Lost tomb of Ancient Egyptian queen hidden in secret chamber says expert

The missing tomb of an ancient Egyptian queen may finally have been found.

The lost burial of queen Nefertiti could be tucked away in the shadow of Tutankhamun's. Speaking to the US Sun, archaeologist Dr. Salima Ikram explained where she thinks the final resting place could be.

Nefertiti was the wife of Pharaoh Amenhotep IV, the stepmother of Tutankhamun and lived during the 14th century BC but the location of her tomb has been a mystery. Now that mystery could be unravelled by Dr Ikram of the American University in Cairo.

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She said: “There has been some debate as to whether the queen's tomb is behind that of Tutankhamun but scientific tests have given ambiguous results".

She added that it is, “possibly behind Tut's tomb or in the West Valley." Nefertiti has been long at the forefront of the study of ancient Egypt, her bust was replicated many times with the original still at the Neues Museum in Berlin.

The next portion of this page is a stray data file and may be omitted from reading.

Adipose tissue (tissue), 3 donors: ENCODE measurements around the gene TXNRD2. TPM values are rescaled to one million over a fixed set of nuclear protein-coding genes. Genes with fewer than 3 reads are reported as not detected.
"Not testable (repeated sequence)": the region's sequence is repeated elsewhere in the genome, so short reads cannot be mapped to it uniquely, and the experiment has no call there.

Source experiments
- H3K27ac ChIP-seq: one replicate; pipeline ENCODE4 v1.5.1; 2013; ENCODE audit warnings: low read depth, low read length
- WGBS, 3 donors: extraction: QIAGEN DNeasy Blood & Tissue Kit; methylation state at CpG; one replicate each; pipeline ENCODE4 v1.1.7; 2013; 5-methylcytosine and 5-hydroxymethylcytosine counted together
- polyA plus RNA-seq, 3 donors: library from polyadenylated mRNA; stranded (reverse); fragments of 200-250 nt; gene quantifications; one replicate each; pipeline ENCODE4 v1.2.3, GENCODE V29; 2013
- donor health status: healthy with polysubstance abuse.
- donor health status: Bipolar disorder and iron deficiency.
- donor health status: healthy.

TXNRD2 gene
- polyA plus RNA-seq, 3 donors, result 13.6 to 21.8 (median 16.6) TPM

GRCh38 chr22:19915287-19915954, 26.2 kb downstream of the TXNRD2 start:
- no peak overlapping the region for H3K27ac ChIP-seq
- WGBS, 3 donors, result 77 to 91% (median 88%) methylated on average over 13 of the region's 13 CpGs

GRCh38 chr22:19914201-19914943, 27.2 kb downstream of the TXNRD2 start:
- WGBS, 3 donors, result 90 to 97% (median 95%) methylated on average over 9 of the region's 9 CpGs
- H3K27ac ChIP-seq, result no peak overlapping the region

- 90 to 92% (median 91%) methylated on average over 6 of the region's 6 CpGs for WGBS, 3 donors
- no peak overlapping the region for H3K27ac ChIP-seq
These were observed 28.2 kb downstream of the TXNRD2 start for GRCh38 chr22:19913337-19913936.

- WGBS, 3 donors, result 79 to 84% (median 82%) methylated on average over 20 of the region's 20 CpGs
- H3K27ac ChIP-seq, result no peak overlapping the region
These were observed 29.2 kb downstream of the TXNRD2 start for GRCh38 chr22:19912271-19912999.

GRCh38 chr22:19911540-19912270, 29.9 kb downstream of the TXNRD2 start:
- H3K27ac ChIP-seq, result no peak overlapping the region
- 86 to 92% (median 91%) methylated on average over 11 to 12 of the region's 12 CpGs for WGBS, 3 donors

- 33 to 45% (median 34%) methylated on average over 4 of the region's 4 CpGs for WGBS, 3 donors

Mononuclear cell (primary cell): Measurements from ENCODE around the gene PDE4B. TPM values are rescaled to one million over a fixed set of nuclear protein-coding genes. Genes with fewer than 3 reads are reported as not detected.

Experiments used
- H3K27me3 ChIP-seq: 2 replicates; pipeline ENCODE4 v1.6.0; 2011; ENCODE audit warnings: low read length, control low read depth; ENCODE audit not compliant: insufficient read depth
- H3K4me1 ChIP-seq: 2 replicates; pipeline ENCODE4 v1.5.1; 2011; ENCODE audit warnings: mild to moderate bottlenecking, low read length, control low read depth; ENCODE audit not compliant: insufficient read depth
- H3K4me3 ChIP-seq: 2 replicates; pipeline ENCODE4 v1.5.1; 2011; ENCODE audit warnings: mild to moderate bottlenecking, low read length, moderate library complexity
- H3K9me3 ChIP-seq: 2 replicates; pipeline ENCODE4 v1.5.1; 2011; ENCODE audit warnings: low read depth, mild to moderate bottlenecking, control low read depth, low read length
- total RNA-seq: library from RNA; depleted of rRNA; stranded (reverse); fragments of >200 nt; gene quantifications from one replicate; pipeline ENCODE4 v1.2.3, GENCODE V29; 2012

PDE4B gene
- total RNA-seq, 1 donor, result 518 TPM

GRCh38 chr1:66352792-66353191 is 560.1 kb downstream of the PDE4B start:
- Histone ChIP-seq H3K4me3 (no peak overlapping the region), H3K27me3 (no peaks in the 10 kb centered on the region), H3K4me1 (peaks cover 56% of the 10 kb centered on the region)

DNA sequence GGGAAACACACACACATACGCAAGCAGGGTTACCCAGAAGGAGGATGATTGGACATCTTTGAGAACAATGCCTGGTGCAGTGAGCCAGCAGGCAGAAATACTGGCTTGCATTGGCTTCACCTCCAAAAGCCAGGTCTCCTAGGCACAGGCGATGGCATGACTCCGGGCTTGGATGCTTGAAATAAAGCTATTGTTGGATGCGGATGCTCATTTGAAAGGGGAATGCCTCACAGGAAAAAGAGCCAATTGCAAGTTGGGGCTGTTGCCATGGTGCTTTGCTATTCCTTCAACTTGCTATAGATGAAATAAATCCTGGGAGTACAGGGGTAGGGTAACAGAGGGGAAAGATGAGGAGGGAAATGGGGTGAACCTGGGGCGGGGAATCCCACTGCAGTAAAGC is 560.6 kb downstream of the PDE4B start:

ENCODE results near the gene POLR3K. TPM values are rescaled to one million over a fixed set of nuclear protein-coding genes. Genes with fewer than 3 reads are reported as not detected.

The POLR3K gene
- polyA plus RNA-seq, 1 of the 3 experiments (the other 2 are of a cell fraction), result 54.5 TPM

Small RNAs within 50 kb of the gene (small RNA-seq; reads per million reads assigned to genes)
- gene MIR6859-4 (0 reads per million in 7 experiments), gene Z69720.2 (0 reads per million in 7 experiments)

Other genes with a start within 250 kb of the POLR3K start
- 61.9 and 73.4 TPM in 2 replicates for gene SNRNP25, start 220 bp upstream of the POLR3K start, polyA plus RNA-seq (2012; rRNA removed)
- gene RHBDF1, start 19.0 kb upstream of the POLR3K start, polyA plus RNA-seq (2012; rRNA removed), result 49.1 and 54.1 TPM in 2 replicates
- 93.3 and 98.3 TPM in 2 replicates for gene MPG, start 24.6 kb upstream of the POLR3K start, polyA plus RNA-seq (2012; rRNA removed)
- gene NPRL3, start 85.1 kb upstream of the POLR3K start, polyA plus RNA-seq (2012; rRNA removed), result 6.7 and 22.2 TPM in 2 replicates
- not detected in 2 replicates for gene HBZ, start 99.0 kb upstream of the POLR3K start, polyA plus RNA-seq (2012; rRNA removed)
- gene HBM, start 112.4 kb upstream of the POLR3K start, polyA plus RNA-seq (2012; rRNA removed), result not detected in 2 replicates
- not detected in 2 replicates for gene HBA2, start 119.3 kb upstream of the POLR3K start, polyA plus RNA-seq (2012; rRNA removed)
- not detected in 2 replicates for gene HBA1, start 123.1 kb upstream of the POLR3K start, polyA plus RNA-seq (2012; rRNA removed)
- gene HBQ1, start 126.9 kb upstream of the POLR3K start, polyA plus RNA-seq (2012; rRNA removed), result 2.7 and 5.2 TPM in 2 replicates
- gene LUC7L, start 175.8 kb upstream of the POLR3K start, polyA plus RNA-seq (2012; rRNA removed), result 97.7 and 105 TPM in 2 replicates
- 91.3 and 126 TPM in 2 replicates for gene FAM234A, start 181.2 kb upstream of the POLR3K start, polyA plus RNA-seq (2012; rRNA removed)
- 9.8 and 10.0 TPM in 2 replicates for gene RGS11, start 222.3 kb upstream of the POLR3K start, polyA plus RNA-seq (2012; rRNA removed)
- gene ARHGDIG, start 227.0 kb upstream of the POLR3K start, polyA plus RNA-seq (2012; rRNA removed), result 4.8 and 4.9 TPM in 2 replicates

Discussing the bust, the website of the museum says: "The timeless appearance of the face has become an icon of beauty over the past 100 years." The bust was originally found in Tell el-Amarna inside a workshop, but her body has never been located.

Dr Ikram added: “To find an intact royal tomb will provide us with a huge amount of information about religion, traditions, and material culture. It might also elucidate the complex religious and religious world of the late 18th dynasty of Egypt."

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